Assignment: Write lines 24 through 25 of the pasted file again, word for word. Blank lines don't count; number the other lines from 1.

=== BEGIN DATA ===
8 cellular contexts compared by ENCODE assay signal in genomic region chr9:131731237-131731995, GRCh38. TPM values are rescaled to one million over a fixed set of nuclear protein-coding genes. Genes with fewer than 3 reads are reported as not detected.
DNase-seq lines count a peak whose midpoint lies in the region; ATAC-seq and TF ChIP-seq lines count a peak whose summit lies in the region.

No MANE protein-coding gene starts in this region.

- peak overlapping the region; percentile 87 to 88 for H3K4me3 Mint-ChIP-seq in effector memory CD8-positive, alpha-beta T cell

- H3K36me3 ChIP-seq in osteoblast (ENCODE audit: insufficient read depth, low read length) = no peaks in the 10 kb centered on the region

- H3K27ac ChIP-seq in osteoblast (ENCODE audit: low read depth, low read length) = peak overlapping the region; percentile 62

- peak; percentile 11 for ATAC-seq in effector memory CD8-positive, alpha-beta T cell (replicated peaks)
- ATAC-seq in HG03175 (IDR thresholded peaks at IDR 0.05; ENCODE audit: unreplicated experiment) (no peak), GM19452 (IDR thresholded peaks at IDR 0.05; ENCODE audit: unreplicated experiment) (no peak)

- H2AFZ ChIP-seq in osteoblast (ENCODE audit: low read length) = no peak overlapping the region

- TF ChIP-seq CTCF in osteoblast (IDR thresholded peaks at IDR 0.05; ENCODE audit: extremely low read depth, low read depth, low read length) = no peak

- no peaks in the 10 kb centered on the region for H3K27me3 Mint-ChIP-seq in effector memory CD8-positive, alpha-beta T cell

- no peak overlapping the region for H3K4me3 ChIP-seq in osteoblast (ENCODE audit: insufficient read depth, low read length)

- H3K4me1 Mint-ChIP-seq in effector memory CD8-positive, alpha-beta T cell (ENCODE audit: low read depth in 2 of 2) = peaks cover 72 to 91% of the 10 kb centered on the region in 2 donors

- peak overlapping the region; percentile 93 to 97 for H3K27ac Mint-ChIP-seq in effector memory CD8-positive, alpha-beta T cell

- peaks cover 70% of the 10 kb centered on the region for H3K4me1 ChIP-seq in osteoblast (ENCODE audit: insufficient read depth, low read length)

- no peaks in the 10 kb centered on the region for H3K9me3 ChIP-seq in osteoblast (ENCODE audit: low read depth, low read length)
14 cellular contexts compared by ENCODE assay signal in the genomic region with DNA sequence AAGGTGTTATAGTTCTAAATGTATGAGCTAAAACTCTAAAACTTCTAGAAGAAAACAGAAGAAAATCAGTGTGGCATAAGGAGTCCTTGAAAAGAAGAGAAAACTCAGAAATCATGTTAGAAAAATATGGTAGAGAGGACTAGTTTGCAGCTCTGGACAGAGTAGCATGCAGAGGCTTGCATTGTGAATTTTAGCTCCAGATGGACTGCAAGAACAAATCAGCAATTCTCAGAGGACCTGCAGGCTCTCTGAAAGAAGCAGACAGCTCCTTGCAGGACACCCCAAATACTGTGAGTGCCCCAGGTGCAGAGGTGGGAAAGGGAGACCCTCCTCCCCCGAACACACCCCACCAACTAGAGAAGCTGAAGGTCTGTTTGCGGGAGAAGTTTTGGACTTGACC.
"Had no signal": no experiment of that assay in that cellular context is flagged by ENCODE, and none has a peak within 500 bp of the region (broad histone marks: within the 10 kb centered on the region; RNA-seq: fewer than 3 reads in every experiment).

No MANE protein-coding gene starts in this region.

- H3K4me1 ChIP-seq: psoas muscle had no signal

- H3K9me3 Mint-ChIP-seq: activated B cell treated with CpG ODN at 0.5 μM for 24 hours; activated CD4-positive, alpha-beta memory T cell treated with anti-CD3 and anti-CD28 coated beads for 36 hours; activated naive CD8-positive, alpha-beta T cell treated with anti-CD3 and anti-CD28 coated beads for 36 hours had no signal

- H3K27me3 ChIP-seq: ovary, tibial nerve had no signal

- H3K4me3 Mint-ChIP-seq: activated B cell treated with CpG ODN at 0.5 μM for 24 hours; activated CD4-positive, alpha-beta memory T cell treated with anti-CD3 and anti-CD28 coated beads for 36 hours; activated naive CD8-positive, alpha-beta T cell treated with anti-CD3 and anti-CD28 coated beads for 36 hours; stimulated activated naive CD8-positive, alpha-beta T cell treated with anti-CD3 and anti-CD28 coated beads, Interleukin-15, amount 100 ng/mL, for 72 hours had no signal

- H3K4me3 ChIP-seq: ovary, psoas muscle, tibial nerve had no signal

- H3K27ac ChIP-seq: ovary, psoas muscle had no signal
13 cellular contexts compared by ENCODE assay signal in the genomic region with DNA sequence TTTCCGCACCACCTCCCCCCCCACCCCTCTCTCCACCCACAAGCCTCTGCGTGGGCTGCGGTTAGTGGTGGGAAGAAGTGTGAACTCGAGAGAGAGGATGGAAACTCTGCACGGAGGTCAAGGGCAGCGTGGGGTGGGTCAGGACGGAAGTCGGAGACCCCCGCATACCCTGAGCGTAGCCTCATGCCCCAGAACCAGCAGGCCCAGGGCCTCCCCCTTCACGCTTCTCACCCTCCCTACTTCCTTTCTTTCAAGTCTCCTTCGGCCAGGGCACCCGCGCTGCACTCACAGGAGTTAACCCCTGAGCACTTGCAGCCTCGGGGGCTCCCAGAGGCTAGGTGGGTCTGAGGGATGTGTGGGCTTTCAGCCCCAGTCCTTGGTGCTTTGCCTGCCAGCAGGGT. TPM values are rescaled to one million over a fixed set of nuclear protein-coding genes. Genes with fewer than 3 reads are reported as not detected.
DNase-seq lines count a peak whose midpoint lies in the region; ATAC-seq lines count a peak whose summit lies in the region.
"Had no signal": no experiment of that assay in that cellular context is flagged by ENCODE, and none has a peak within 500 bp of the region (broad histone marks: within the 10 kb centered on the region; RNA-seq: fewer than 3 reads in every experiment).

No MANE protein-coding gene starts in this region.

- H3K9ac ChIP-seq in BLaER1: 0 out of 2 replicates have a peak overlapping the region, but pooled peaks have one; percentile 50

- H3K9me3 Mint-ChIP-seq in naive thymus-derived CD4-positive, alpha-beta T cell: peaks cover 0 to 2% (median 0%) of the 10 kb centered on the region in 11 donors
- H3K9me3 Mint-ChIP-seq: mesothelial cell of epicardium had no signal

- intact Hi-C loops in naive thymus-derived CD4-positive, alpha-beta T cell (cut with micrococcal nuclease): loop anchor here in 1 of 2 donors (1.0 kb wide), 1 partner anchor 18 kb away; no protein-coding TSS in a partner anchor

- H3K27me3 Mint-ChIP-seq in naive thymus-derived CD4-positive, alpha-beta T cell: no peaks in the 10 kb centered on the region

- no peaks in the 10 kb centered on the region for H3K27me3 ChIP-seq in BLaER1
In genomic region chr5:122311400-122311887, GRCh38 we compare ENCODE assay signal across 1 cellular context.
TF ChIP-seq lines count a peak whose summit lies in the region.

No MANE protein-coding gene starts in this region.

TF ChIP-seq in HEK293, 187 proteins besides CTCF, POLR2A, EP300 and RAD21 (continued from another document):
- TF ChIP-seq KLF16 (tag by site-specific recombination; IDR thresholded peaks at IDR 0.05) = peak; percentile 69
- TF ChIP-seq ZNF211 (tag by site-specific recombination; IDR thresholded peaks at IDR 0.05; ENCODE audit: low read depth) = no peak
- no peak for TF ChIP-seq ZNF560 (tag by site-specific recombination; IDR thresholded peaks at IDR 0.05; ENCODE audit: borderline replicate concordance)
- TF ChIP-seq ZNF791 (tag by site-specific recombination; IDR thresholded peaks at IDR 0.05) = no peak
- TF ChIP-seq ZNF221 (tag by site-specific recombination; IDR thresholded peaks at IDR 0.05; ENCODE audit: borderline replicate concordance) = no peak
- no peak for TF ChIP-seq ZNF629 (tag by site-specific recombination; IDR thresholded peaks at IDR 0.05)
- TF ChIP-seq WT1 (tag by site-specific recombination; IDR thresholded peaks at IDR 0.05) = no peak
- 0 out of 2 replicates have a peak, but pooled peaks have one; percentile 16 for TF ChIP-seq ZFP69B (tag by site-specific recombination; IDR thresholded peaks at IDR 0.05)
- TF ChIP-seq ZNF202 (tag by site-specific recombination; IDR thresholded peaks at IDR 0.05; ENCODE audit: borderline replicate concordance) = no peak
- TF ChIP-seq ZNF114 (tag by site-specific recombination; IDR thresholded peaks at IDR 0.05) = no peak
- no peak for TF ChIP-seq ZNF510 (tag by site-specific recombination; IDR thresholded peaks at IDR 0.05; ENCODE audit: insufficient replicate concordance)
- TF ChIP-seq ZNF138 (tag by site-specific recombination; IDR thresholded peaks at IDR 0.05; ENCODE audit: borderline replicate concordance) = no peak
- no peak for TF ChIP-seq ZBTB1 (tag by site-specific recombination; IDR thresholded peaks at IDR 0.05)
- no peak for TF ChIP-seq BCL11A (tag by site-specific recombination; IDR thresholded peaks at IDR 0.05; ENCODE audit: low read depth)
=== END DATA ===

- H3K4me3 ChIP-seq: ovary, psoas muscle, tibial nerve had no signal

- H3K27ac ChIP-seq: ovary, psoas muscle had no signal